Snoring is at the very least a sleep nuisance to not only the person involved but also to partners and family. And at the other end of the spectrum, can signify a serious health problem that needs to be addressed with professional medical counseling.
There can be several causes of snoring. It can be mouth-based, nose-based, or throat-based. The most common form is throat-based.
Throat-based snoring is the collapsing of the tongue and soft palate against the back of the throat, which leads to a vibrating sound – one that can be loud and sustained and can interrupt sleep and annoy anyone nearby.
Snoring can be dangerous to one’s health. Research indicates that 75% of people who snore have a condition called obstructive sleep apnea where they actually stop breathing at intermittent intervals during sleep. If unattended to, this can lead to heart disease.
Recognizing the problems associated with snoring – whether medical or social – people who snore (and those around them) have searched for home remedies and have tried many ways to alleviate if not solve completely the snoring problem.
There is even a “snore test” to help you decide if you have a problem. And if you do, here are some of the tips and tricks that have been found effective to help you minimize the problem.
Tricks to Stop Snoring
Change Sleeping Positions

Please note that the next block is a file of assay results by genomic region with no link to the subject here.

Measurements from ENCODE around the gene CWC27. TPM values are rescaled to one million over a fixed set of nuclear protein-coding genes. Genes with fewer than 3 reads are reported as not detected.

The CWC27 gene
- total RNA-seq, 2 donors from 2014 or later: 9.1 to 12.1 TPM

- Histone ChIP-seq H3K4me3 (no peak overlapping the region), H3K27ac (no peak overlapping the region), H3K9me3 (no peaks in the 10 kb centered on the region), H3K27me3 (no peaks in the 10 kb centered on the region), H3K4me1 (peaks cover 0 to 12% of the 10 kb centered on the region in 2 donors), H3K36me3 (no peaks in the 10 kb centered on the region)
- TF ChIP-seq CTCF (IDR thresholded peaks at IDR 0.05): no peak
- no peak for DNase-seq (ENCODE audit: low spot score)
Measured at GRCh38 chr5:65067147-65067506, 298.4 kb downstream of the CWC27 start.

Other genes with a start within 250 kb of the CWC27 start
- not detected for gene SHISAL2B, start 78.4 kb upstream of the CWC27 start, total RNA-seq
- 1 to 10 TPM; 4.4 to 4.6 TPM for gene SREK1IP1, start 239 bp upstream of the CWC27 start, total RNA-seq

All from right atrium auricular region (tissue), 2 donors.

Snoring seems to be at its peak when the snorer lies flat on his or her back. This is the position that best allows the tongue and soft palate to block the breathing passage.
Changing sleeping positions and lying on one’s side can reduce snoring significantly. Many people find that a long body pillow can help make this ab easier transition.
Piling up pillows to raise the head can help, but this can also lead to neck problems. Some beds can be raised, and this would also help improve the breathing “angle.”
Avoid Stimulants and Depressants
Alcohol and sedatives are depressants. They can also change the muscle tone in the back of the throat and can lead to or increase snoring. Taking either of these within several hours of going to bed can make snoring worse and can interfere with a good night’s sleep.
Caffeine is a stimulant. It should also be avoided. Everyone knows that coffee is a major source of caffeine. And so is tea. But tobacco is a caffeine product. So is chocolate. Stimulants like these should be avoided when sleep is needed.
Losing Weight can Help
Overweight people are more likely to snore. This is because the extra weight around the neck can squeeze the throat and put extra pressure on the air passageway.
Some people who were not snorers before gain weight and become snorers. For these people especially, weight loss should be an important consideration to correct the problem.
Weight loss has also cured many people of the obstructive sleep apnea that is associated with snoring.
Avoid getting Overtired
Working hard can lead to snoring when sleep eventually occurs. It is better to sleep at regular times before getting overtired. Working overtime or extra shifts and then finally “crashing” can lead to muscles becoming softer and more relaxed than normal – a condition very conducive to snoring.
Open Nasal Passages
There is nothing like a hot shower to help someone get to sleep. The steam opens airways and allows the lungs to pump air more slowly through the nose. It’s like using a wider pipeline or garden hose that makes it easier for water (or air) to pass through.